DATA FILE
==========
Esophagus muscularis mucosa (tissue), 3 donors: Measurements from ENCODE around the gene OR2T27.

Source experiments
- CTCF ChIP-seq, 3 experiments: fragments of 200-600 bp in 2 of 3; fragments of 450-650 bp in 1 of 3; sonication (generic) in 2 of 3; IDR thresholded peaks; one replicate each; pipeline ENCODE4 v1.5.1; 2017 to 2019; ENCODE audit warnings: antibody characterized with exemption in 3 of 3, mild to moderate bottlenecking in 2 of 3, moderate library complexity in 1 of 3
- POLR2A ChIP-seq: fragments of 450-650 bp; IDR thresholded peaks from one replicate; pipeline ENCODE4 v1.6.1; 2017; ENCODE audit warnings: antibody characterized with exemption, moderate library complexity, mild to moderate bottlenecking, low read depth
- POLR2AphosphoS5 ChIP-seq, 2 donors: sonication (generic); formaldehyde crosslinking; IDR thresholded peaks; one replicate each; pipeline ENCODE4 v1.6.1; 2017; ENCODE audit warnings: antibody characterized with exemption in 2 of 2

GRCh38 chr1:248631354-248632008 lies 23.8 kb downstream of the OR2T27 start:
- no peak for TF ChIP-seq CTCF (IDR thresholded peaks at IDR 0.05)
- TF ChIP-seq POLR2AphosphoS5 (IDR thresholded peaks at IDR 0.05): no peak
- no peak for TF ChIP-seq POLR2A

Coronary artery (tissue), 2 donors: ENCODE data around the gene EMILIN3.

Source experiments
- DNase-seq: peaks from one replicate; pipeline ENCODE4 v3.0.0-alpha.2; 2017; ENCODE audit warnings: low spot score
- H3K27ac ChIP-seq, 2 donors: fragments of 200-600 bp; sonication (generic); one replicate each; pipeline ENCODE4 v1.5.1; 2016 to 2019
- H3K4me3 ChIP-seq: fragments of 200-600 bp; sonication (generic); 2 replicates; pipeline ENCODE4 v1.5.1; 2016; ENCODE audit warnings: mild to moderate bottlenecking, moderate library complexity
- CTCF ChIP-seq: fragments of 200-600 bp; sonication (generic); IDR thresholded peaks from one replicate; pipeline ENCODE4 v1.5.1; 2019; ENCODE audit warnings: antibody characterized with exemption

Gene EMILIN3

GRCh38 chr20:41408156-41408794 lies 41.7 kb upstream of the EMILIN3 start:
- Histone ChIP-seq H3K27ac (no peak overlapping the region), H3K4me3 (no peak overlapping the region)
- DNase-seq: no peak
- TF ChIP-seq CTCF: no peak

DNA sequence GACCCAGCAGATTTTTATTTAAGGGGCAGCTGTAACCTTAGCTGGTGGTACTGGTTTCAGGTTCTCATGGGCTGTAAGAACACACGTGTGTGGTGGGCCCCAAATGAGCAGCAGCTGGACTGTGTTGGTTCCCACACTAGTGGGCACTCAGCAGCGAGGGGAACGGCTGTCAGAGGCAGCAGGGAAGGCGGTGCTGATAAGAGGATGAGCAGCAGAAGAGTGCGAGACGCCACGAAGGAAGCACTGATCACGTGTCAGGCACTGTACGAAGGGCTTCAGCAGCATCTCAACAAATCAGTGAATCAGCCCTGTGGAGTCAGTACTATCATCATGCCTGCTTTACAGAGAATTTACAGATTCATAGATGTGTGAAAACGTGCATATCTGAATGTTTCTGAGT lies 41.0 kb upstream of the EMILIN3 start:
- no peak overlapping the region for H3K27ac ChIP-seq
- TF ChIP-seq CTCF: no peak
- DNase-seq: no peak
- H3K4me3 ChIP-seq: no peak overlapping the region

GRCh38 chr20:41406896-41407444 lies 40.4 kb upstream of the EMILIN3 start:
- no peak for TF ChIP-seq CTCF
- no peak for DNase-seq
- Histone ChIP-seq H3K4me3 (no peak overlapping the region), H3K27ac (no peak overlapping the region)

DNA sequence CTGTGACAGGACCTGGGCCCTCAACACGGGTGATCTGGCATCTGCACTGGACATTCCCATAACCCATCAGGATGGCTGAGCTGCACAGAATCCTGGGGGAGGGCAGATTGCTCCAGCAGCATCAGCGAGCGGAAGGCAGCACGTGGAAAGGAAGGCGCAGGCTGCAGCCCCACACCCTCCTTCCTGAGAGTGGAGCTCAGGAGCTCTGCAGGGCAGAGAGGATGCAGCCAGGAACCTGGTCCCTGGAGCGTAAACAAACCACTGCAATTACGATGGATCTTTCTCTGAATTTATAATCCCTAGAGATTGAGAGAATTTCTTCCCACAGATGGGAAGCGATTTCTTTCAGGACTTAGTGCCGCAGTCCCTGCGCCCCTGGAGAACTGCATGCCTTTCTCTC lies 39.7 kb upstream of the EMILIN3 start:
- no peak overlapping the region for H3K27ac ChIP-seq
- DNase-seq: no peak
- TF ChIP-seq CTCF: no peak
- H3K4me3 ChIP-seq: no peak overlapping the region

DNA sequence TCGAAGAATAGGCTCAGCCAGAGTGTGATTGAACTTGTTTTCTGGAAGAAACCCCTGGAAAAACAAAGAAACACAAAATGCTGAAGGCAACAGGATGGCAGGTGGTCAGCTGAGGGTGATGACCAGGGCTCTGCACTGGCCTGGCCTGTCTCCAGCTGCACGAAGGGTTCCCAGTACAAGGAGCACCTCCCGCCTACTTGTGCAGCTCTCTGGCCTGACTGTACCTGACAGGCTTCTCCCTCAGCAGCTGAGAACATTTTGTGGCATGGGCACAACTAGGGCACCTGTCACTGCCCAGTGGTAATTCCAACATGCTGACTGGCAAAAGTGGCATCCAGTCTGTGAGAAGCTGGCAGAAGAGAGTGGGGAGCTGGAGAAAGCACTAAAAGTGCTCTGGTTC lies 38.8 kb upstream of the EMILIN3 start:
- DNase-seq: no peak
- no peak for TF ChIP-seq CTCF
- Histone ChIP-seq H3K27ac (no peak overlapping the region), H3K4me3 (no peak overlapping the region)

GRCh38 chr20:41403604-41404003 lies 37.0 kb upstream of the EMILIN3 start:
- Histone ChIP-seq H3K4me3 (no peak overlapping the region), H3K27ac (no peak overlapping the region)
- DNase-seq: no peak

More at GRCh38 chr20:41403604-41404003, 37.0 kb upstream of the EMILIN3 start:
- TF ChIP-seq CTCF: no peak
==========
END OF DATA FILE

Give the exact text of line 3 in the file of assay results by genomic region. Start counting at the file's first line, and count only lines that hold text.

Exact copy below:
- CTCF ChIP-seq, 3 experiments: fragments of 200-600 bp in 2 of 3; fragments of 450-650 bp in 1 of 3; sonication (generic) in 2 of 3; IDR thresholded peaks; one replicate each; pipeline ENCODE4 v1.5.1; 2017 to 2019; ENCODE audit warnings: antibody characterized with exemption in 3 of 3, mild to moderate bottlenecking in 2 of 3, moderate library complexity in 1 of 3